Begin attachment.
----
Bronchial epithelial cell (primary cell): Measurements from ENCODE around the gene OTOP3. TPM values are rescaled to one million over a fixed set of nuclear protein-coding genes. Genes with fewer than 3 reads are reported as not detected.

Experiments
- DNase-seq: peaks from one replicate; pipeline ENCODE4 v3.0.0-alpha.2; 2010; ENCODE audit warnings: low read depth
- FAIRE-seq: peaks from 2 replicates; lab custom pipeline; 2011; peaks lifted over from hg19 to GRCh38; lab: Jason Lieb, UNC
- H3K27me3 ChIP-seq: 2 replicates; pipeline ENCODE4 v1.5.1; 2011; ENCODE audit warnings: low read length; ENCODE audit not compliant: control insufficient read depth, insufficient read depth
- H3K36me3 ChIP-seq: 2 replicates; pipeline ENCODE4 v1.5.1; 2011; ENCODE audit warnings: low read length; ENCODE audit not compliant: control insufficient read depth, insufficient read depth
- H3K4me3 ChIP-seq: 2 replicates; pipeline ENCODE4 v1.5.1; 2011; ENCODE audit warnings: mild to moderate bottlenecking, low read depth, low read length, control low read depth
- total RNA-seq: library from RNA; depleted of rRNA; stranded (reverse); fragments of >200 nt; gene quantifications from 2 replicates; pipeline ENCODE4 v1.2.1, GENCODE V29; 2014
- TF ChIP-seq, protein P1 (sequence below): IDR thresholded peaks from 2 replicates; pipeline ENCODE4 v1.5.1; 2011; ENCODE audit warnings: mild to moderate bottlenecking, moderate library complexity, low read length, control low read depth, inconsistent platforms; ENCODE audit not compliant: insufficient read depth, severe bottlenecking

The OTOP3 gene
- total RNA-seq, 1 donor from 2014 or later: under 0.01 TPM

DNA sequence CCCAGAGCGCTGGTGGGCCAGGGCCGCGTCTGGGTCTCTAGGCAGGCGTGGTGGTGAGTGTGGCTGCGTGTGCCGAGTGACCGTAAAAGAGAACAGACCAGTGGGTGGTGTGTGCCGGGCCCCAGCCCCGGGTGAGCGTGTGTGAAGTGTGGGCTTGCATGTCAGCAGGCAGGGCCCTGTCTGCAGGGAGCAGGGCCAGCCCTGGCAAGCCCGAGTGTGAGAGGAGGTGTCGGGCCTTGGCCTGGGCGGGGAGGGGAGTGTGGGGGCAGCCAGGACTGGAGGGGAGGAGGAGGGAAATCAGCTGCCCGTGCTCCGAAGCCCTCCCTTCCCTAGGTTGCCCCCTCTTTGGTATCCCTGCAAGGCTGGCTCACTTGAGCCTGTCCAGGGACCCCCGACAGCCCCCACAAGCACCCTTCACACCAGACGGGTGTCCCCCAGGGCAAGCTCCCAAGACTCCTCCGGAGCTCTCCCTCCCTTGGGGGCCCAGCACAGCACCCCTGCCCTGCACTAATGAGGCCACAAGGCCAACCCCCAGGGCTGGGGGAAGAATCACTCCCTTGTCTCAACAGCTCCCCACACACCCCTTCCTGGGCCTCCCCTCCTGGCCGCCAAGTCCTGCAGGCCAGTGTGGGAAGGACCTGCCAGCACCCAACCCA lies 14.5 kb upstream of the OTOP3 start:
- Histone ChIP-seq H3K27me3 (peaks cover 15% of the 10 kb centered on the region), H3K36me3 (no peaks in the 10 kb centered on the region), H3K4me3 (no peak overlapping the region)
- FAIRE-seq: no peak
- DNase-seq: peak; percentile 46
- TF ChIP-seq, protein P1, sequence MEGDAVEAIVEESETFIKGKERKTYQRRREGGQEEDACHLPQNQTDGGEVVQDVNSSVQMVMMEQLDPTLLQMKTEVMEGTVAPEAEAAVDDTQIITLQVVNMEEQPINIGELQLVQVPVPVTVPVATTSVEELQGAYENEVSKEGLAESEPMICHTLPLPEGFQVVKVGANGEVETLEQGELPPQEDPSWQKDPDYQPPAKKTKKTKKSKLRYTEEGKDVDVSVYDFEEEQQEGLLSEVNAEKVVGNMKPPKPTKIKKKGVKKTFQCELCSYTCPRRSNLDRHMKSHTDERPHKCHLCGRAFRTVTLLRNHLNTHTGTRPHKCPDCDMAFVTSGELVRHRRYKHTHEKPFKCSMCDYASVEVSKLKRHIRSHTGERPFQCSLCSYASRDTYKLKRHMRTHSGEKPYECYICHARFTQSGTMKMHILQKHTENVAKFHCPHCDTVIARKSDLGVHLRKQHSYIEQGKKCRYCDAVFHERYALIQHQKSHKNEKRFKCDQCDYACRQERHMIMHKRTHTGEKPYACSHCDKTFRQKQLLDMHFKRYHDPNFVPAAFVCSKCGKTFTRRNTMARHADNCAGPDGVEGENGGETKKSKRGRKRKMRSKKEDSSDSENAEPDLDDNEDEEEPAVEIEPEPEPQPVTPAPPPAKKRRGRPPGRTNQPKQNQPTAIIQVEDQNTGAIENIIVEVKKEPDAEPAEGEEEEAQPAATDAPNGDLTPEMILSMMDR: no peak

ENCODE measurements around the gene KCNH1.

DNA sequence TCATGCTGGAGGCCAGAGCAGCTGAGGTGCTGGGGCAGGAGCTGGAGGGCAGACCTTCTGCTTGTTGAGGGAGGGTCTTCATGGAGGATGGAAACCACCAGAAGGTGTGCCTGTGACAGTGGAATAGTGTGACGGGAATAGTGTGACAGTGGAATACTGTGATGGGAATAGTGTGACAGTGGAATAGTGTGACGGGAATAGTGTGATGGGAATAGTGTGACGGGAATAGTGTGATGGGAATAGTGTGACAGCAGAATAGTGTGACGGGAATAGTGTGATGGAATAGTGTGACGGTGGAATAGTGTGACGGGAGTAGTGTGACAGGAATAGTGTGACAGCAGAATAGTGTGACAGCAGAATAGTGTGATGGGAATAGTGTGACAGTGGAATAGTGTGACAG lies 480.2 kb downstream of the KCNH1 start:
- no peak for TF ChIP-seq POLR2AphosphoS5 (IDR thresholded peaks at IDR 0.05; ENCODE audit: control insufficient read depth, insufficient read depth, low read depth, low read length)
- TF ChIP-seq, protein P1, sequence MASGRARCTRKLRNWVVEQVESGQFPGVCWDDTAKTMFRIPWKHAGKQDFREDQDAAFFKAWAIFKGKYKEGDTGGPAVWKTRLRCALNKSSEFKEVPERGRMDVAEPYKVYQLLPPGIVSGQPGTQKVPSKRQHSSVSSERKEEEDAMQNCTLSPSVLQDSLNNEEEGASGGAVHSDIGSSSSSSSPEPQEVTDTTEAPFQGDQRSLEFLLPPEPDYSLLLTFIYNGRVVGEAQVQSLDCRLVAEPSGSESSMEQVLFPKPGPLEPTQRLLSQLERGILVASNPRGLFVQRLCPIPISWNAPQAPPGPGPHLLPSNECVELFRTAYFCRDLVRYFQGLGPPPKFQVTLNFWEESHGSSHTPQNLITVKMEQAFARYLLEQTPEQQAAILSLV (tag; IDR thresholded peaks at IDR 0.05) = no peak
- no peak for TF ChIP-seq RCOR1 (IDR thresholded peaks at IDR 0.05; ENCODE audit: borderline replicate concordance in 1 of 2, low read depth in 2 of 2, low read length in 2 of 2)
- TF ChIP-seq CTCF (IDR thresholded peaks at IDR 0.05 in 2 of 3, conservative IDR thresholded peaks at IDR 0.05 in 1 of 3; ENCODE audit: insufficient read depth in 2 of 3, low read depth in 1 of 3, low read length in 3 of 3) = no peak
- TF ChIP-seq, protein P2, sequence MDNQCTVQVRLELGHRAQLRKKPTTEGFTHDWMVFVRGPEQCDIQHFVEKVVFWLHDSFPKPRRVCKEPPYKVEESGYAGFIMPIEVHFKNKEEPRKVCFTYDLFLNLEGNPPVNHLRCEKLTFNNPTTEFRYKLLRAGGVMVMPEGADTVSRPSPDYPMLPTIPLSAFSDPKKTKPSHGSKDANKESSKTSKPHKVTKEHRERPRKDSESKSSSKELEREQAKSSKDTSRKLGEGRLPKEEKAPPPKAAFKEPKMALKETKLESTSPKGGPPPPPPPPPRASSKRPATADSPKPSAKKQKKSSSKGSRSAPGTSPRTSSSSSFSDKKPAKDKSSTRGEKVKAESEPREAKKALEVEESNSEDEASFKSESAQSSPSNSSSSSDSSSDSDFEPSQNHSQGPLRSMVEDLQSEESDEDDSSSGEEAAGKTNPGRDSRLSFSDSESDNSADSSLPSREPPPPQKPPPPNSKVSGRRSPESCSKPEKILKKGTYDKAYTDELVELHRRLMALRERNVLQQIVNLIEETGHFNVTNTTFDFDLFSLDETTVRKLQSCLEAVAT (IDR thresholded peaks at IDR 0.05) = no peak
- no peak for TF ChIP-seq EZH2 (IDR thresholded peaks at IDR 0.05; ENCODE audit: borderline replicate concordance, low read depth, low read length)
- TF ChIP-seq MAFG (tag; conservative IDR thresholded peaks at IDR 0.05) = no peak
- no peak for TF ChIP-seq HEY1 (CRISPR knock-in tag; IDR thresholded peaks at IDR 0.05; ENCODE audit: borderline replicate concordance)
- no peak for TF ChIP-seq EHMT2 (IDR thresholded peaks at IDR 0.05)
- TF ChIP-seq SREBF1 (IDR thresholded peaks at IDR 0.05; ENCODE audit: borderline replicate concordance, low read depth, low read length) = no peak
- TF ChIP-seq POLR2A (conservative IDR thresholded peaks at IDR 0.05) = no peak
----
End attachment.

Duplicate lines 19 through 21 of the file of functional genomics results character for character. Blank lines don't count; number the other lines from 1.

- no peak for TF ChIP-seq POLR2AphosphoS5 (IDR thresholded peaks at IDR 0.05; ENCODE audit: control insufficient read depth, insufficient read depth, low read depth, low read length)
- TF ChIP-seq, protein P1, sequence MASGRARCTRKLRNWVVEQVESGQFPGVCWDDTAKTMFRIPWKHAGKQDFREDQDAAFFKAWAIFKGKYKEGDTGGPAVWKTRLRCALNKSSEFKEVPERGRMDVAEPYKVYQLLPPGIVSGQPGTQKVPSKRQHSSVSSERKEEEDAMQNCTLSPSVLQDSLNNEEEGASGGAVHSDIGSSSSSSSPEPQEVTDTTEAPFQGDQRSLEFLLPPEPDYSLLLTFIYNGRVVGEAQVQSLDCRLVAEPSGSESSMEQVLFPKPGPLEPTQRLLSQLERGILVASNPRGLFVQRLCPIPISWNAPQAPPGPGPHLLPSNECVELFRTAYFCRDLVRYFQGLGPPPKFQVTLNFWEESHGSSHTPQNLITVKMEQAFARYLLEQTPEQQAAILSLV (tag; IDR thresholded peaks at IDR 0.05) = no peak
- no peak for TF ChIP-seq RCOR1 (IDR thresholded peaks at IDR 0.05; ENCODE audit: borderline replicate concordance in 1 of 2, low read depth in 2 of 2, low read length in 2 of 2)